The history of Kolmac outpatient recovery
When I finished my medical training, all of my clinical experience had left me with a firm belief that patients with alcohol and drug problems had poor prognoses.
Consequently, I had no interest in working with them. I entered the military and was fortunate enough to be assigned to Bethesda Naval Hospital. The Navy was a leader in the field of alcoholism treatment and while I was there I saw, to my surprise, alcoholics recover in the hospital’s inpatient treatment program. When I left the Navy in 1973 and went into private practice, I decided to develop a treatment model that would replicate the clinical success that I had observed, but on an outpatient rather than an inpatient basis.
I teamed up with Jim McMahon, who had recently retired as deputy director of the Navy program that I had admired.
Together, we designed and implemented the program that we eventually named Kolmac. We picked this name to make the point that professionals with a graduate degree such as myself and counselors without such degrees but with clinical training along with personal recovery experience, such as Jim, could work together effectively.
When we started Kolmac, many people in the field doubted that we would be successful because outpatient programs in the past had routinely failed. I was nevertheless optimistic that if we could provide enough structure and intensity, we could create a non-residential therapeutic environment. Most outpatient programs only saw each patient for 1 to 2 hours per week and could not create such an environment.
A pioneering physician, Dr. Vernelle Fox, had already demonstrated the effectiveness of a day hospital program, in which each patient was treated for 6 to 8 hours per day. Our program was different from hers in that we developed a daily 3-hour program for the rehabilitation phase of treatment. This level of care had not previously existed and has now become known as “intensive outpatient” or IOP treatment. We did this because I was particularly interested in treating working alcoholics and we needed to squeeze their treatment in between the end of their workday and when they went home at night. We focused on further reducing the practical barriers to entering treatment by working with their insurance companies to provide financial coverage for the program.
On the front end of our IOP, we retained the full day model to provide medical ambulatory detoxification for those patients whose problem included physical addiction. Prior to this, such treatment had primarily been done in hospitals and other residential settings. We discovered that modern detoxification techniques were so effective that patients were comfortable enough to begin the rehabilitation phase immediately. By participating in detoxification and IOP rehabilitation simultaneously rather than sequentially, we found that patients were more likely to progress into recovery and avoid the revolving door scenario involving repeated detoxifications.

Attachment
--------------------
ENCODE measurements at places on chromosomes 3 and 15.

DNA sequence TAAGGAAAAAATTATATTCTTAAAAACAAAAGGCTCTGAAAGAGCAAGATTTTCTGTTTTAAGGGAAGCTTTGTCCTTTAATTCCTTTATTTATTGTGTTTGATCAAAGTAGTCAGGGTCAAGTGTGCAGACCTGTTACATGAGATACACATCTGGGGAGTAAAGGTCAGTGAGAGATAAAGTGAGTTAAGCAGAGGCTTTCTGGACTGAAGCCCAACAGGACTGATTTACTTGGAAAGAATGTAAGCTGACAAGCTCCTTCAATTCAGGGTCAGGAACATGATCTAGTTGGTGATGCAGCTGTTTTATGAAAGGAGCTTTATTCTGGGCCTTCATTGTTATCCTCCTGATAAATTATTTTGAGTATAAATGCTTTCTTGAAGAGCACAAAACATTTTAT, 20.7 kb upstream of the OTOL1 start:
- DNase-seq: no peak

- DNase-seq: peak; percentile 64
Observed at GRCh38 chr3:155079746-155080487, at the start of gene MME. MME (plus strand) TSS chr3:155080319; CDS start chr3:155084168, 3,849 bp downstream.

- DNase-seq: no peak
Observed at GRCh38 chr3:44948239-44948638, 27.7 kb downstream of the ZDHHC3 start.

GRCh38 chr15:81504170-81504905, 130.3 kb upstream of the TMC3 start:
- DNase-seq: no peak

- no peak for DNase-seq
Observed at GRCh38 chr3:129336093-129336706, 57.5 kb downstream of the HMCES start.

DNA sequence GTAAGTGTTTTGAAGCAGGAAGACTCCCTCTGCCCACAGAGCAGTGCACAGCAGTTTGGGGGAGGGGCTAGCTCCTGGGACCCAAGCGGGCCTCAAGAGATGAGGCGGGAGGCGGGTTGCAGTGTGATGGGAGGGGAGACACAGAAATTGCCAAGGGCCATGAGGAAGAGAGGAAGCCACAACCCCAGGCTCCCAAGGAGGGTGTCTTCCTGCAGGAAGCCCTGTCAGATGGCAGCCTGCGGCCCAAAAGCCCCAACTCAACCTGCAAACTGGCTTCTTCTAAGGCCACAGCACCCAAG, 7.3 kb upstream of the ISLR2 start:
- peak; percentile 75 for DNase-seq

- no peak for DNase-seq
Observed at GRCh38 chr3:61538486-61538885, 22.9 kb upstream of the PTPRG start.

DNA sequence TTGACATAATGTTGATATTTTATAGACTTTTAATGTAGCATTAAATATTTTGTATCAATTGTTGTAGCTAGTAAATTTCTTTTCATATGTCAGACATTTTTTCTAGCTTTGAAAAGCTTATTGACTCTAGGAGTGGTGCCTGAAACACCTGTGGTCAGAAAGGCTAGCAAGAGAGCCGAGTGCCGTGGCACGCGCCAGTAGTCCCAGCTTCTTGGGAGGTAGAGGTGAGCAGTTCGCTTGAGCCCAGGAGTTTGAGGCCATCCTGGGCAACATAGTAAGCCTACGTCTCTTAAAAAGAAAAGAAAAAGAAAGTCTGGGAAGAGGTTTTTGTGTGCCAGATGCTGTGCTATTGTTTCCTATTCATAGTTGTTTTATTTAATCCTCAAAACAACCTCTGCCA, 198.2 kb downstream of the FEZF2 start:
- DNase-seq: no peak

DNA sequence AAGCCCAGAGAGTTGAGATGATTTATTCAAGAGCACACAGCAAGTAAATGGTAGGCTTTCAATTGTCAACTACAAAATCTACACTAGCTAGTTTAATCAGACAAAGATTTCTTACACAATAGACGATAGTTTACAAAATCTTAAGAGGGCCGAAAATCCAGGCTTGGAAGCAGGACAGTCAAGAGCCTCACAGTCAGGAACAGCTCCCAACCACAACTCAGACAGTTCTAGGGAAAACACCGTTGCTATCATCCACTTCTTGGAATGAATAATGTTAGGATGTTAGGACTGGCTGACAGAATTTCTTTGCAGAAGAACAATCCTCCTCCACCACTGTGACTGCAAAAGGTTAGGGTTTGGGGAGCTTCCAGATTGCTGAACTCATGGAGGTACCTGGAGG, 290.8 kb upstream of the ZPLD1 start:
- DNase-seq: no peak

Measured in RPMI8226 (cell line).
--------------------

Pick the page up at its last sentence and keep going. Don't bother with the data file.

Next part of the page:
In 1984, we began to expand our program. We began treating people who were addicted to substances other than alcohol. In keeping with our goal to make treatment more accessible, we began to establish additional offices close to where people lived and worked. Below, I have listed a few notable developments that have occurred during our 40 plus years of working to help patients recover from addictions.
Kolmac History Timeline
|2016||Name is changed from Kolmac Clinic to Kolmac Outpatient Recovery Centers|
|2014||Treatment for gambling disorders begins|
|2013||20,000 patients treated|
|2012||Kolmac Baltimore office merges with Crossroads Centers.|
|2011||Sixth location opens in downtown Baltimore, Maryland.|
|2009||Kolmac named the area’s Best Substance Abuse Treatment program in a Washingtonian Magazine poll of 1,500 mental health professionals. 2009 was the only year in which this category was included.|
|2008||Kolmac purchases Partners in Recovery program and opens fifth location in Towson, MD on the campus of and in collaboration with Sheppard Pratt Hospital.|
|2007||The Kolmac Foundation is formed. The Foundation is a non-profit organization set-up to provide financial support to those who are unable to afford the full cost of addiction treatment.|
|2003||Buprenorphine is used for the treatment of patients with opioid use disorders, improving our success rate for this population|
|1996||5,000 patients treated since program inception|
|1989||2,000 patients treated since program inception|
|1988||Third location opens in Gaithersburg, Maryland|
|1985||Program begins treating patients with opioid use disorders and using naltrexone|
|1975||The clinical results of the program are presented at the annual meetings of the American Society of Addiction Medicine and the National Council on Alcoholism.|
|1973||Kolmac program, co-founded by Dr. George Kolodner and Jim McMahon, for the treatment of alcohol problems, opens in Silver Spring, Maryland. It was the first intensive outpatient (IOP) addiction rehabilitation program in the country – all other treatment at the time was being delivered in a residential or partial-hospitalization setting.|